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|The effect of intrinsic and extrinsic influences on skin ageing within associated demographics
|Ruddy, Elizabeth Kathryn
|The skin ages because of intrinsic and extrinsic influences, resulting in damage to mitochondrial DNA (mtDNA). Intrinsic ageing occurs chronologically and cannot be controlled; however, extrinsic skin ageing results from exposure to environmental factors such as ultraviolet radiation (UVR). Although only reported in a small number of publications, previous studies have used a skin swab technique to detect differences in mtDNA damage as a result of UVR exposure. Limited repair mechanisms make mtDNA an effective biomarker of ageing, pioneered predominantly by the Birch-Machin laboratory. A plasmid containing a mitochondrial region of interest was developed to improve normalisation methodology for mtDNA damage comparison. A VISIA® Skin Analysis system was also used to investigate UV spot variation, which was used alongside the swab technique to determine whether differences in mtDNA damage following recent UVR exposure and lifestyle factors can be detected using a skin swab, including a large seasonal study (n=87). Although forskolin and caffeine are natural compounds frequently used in the cosmetic industry, their combined effect has not been investigated; therefore, their protective effects against complete solar light in human dermal neonatal fibroblasts (HDFn) was investigated using cell viability assays. We built upon previous research involving the skin swab by investigating differences in mtDNA damage between individuals. Results did not show a consistent increase in damage immediately following high intensity UVR exposure and significant correlations were not observed with sun exposure and protection behaviours. A seasonal study showed the greatest level of mtDNA damage in spring, in comparison to summer and autumn and a significant positive corelation was seen between protection behaviours and mtDNA damage in swabs collected from the left cheek in summer (p=0.02). UV spot %Area increased during summer and decreased during winter, and trends were observed with age and skin type. A trending correlation was observed between mtDNA damage and UV spots in samples collected from the right side of the face in spring (p=0.09). A combination of caffeine and forskolin was found to have protective effects against 4.32 standard erythemal dose (SED) complete solar light. Although mtDNA damage observed did not reflect perceived recent UVR exposure under our experimental study protocol, facial imaging analysis showed some correlations; however, further studies are necessary. Future studies would employ an objective measure of sunscreen use which would enable a clearer conclusion. Facial imaging analysis could not only prove effective at measuring damage, but could also be useful in the screening of protective skincare compounds such as forskolin and caffeine.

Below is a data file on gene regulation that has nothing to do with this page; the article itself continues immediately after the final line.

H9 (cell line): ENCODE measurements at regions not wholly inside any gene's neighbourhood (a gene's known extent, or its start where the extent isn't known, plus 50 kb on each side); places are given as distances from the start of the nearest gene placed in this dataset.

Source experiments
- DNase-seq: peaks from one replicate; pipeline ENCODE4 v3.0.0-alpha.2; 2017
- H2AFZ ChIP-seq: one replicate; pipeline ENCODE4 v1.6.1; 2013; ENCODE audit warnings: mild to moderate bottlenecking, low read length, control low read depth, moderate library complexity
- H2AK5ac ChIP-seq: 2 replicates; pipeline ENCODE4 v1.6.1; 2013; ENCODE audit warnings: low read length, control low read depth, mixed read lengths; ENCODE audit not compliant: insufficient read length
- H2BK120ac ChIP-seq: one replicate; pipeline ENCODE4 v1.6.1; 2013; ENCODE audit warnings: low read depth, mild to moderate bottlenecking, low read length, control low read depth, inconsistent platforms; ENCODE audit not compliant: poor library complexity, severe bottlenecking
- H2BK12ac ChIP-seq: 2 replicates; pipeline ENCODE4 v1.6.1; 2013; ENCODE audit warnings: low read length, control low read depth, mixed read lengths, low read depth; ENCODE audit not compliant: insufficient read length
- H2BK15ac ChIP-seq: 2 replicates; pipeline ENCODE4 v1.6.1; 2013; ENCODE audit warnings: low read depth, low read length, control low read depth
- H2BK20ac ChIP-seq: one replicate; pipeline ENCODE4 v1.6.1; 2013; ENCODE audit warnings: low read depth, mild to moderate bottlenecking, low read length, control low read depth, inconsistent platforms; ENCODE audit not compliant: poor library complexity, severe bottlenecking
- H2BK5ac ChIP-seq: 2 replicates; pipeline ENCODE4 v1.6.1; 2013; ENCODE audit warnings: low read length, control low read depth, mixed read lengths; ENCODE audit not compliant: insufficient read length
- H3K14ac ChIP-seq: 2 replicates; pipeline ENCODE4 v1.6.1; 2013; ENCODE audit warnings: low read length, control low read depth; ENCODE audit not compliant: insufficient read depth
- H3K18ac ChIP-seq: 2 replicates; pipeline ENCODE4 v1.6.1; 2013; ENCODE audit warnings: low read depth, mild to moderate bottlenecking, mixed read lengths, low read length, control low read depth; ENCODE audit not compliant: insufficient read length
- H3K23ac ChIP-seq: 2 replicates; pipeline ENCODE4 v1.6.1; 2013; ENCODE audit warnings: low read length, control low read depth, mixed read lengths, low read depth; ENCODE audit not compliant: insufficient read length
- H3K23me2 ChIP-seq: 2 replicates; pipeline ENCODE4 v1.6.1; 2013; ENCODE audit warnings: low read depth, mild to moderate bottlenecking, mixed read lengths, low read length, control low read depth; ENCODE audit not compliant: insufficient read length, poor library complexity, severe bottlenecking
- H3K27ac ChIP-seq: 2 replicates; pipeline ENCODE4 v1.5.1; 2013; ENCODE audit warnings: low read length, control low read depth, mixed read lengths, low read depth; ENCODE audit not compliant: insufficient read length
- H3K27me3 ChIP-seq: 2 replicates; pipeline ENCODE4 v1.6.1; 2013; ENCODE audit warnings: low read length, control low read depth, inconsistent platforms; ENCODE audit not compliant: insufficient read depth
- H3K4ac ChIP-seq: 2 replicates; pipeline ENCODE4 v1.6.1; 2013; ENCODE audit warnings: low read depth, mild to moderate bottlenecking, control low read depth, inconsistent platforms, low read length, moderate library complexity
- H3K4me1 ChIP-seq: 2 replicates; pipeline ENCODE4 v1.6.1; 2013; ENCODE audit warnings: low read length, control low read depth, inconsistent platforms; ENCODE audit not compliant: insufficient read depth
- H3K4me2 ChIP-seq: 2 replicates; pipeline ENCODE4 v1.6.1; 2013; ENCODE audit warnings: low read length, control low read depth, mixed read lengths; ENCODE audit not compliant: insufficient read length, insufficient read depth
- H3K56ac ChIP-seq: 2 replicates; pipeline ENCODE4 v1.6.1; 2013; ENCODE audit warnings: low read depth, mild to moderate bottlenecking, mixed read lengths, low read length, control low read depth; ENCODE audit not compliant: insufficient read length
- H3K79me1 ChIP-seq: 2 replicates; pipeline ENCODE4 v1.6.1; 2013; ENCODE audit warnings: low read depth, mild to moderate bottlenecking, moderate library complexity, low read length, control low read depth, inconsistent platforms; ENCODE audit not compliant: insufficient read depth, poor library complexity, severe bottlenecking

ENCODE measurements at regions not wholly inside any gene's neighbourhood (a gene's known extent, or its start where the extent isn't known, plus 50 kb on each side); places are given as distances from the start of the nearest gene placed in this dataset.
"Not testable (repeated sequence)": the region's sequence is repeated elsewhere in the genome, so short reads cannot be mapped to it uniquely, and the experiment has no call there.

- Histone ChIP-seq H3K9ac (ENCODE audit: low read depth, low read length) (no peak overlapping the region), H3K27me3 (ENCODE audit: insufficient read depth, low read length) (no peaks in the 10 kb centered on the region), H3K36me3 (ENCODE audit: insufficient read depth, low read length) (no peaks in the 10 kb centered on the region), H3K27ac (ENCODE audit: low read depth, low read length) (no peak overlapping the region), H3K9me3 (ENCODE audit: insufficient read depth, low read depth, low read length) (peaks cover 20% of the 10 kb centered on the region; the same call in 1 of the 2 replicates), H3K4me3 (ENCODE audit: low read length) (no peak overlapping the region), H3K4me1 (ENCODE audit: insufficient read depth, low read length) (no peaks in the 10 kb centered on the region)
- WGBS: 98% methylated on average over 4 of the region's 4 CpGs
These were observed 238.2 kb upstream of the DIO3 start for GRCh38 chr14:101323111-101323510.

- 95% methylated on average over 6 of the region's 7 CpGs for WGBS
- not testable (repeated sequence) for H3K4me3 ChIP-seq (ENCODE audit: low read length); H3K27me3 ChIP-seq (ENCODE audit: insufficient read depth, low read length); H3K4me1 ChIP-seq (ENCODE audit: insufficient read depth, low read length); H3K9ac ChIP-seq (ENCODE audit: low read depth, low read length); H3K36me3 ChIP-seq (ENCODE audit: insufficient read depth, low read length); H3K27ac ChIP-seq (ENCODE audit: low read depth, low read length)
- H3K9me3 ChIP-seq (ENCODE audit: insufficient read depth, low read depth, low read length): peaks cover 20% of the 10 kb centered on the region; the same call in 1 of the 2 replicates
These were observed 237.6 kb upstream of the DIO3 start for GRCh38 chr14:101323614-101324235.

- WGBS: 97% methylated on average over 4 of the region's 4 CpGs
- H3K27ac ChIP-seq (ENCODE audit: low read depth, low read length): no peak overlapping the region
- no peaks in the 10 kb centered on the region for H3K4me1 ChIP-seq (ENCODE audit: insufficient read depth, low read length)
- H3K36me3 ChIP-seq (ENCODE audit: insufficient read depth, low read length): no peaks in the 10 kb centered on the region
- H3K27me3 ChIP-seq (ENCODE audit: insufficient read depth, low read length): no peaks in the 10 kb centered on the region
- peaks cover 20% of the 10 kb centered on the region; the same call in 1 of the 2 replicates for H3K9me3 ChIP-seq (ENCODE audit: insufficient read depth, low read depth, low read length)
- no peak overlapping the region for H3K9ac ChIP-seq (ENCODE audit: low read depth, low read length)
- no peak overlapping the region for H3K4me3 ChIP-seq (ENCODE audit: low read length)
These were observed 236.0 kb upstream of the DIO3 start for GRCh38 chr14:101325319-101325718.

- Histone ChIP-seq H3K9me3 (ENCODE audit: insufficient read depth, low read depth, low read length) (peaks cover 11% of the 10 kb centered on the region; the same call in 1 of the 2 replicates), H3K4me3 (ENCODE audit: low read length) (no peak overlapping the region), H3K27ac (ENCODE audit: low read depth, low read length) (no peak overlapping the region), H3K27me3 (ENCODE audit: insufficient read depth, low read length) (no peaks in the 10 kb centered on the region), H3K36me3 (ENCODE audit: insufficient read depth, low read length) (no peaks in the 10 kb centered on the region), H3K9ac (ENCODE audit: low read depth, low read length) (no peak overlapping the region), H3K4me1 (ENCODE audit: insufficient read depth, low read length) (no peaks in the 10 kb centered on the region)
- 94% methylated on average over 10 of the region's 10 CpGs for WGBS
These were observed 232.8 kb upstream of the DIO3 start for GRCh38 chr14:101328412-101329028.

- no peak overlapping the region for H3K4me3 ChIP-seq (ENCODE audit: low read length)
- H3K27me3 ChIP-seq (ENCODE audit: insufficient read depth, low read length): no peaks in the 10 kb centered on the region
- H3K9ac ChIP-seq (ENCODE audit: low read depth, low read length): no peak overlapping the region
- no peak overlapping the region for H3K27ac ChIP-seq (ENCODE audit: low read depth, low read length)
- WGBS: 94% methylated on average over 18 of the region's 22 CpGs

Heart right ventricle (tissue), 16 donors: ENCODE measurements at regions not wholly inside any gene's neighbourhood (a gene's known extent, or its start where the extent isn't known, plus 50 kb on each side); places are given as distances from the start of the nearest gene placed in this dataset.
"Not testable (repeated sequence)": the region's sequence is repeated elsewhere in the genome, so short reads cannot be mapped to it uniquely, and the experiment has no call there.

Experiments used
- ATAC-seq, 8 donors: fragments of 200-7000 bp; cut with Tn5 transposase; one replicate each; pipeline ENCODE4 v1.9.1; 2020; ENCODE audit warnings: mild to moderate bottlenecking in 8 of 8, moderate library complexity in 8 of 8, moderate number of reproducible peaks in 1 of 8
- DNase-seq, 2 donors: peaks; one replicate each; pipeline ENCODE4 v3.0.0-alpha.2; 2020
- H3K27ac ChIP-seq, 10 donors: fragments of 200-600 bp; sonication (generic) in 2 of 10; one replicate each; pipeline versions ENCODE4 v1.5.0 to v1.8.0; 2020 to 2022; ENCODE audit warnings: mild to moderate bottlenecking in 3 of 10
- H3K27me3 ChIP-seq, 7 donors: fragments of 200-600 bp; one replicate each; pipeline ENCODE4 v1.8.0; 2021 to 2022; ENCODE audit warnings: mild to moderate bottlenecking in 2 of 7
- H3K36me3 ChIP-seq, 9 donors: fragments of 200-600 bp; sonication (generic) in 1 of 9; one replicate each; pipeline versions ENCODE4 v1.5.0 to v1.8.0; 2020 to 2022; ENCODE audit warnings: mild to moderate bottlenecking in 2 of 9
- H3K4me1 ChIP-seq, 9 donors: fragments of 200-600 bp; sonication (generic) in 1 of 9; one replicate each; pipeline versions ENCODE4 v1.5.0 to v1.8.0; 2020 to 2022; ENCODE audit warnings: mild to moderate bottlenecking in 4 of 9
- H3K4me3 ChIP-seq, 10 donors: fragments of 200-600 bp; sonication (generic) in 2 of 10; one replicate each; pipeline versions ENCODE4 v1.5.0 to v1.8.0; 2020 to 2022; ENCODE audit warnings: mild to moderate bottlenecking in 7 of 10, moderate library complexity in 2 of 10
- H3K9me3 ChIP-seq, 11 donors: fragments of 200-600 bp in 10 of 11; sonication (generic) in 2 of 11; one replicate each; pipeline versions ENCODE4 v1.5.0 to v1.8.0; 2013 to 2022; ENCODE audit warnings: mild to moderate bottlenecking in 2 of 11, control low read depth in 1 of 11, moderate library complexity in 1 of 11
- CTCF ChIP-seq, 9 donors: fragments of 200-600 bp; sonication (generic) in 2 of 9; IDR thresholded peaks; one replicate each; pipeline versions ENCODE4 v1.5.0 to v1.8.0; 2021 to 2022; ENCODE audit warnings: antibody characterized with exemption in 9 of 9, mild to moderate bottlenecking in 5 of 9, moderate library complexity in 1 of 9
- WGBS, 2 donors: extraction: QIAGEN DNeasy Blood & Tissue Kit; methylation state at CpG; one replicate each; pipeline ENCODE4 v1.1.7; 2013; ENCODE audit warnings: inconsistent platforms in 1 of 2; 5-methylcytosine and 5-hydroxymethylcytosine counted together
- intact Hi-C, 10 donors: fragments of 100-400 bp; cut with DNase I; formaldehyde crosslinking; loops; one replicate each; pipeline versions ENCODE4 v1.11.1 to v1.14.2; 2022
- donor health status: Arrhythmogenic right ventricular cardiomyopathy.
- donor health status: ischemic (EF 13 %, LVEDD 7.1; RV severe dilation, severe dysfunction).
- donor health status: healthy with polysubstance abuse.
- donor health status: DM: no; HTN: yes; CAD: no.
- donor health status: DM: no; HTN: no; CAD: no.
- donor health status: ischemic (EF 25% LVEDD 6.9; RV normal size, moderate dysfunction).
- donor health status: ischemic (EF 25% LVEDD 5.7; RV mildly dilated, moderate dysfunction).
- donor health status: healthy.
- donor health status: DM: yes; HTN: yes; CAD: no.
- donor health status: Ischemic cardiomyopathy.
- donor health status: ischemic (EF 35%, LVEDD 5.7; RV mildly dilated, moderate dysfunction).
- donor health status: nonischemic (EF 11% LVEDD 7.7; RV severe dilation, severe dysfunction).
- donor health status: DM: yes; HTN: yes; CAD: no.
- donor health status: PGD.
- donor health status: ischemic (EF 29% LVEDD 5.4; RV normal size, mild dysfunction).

|Ph. D. Thesis
|Appears in Collections:
|Translational and Clinical Research Institute
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|Ruddy 150201036 ethesis 6_6_22.pdf
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